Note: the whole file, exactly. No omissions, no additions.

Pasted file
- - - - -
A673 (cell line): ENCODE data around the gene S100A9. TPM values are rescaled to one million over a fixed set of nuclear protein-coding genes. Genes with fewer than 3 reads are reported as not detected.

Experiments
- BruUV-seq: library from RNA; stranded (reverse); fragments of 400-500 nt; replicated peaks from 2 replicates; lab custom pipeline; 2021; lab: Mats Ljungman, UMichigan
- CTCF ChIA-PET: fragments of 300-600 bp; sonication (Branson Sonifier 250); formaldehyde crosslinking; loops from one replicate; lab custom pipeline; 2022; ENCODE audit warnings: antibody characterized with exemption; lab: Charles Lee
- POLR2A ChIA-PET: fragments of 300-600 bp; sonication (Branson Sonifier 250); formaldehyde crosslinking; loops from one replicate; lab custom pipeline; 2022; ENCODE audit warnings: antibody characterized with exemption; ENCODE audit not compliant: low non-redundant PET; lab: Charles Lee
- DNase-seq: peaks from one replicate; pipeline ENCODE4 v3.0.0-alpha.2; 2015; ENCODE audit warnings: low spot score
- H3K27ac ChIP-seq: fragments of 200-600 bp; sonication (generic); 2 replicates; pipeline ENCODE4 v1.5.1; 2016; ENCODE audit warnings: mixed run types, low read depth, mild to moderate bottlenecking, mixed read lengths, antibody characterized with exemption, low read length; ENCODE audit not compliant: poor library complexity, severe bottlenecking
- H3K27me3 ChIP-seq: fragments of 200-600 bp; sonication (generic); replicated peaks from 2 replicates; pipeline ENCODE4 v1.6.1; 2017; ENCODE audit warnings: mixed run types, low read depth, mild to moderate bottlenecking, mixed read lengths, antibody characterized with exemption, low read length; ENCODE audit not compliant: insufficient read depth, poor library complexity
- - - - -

A673 (cell line): ENCODE data around the gene S100A9. TPM values are rescaled to one million over a fixed set of nuclear protein-coding genes. Genes with fewer than 3 reads are reported as not detected.

Experiments
- BruUV-seq: library from RNA; stranded (reverse); fragments of 400-500 nt; replicated peaks from 2 replicates; lab custom pipeline; 2021; lab: Mats Ljungman, UMichigan
- CTCF ChIA-PET: fragments of 300-600 bp; sonication (Branson Sonifier 250); formaldehyde crosslinking; loops from one replicate; lab custom pipeline; 2022; ENCODE audit warnings: antibody characterized with exemption; lab: Charles Lee
- POLR2A ChIA-PET: fragments of 300-600 bp; sonication (Branson Sonifier 250); formaldehyde crosslinking; loops from one replicate; lab custom pipeline; 2022; ENCODE audit warnings: antibody characterized with exemption; ENCODE audit not compliant: low non-redundant PET; lab: Charles Lee
- DNase-seq: peaks from one replicate; pipeline ENCODE4 v3.0.0-alpha.2; 2015; ENCODE audit warnings: low spot score
- H3K27ac ChIP-seq: fragments of 200-600 bp; sonication (generic); 2 replicates; pipeline ENCODE4 v1.5.1; 2016; ENCODE audit warnings: mixed run types, low read depth, mild to moderate bottlenecking, mixed read lengths, antibody characterized with exemption, low read length; ENCODE audit not compliant: poor library complexity, severe bottlenecking
- H3K27me3 ChIP-seq: fragments of 200-600 bp; sonication (generic); replicated peaks from 2 replicates; pipeline ENCODE4 v1.6.1; 2017; ENCODE audit warnings: mixed run types, low read depth, mild to moderate bottlenecking, mixed read lengths, antibody characterized with exemption, low read length; ENCODE audit not compliant: insufficient read depth, poor library complexity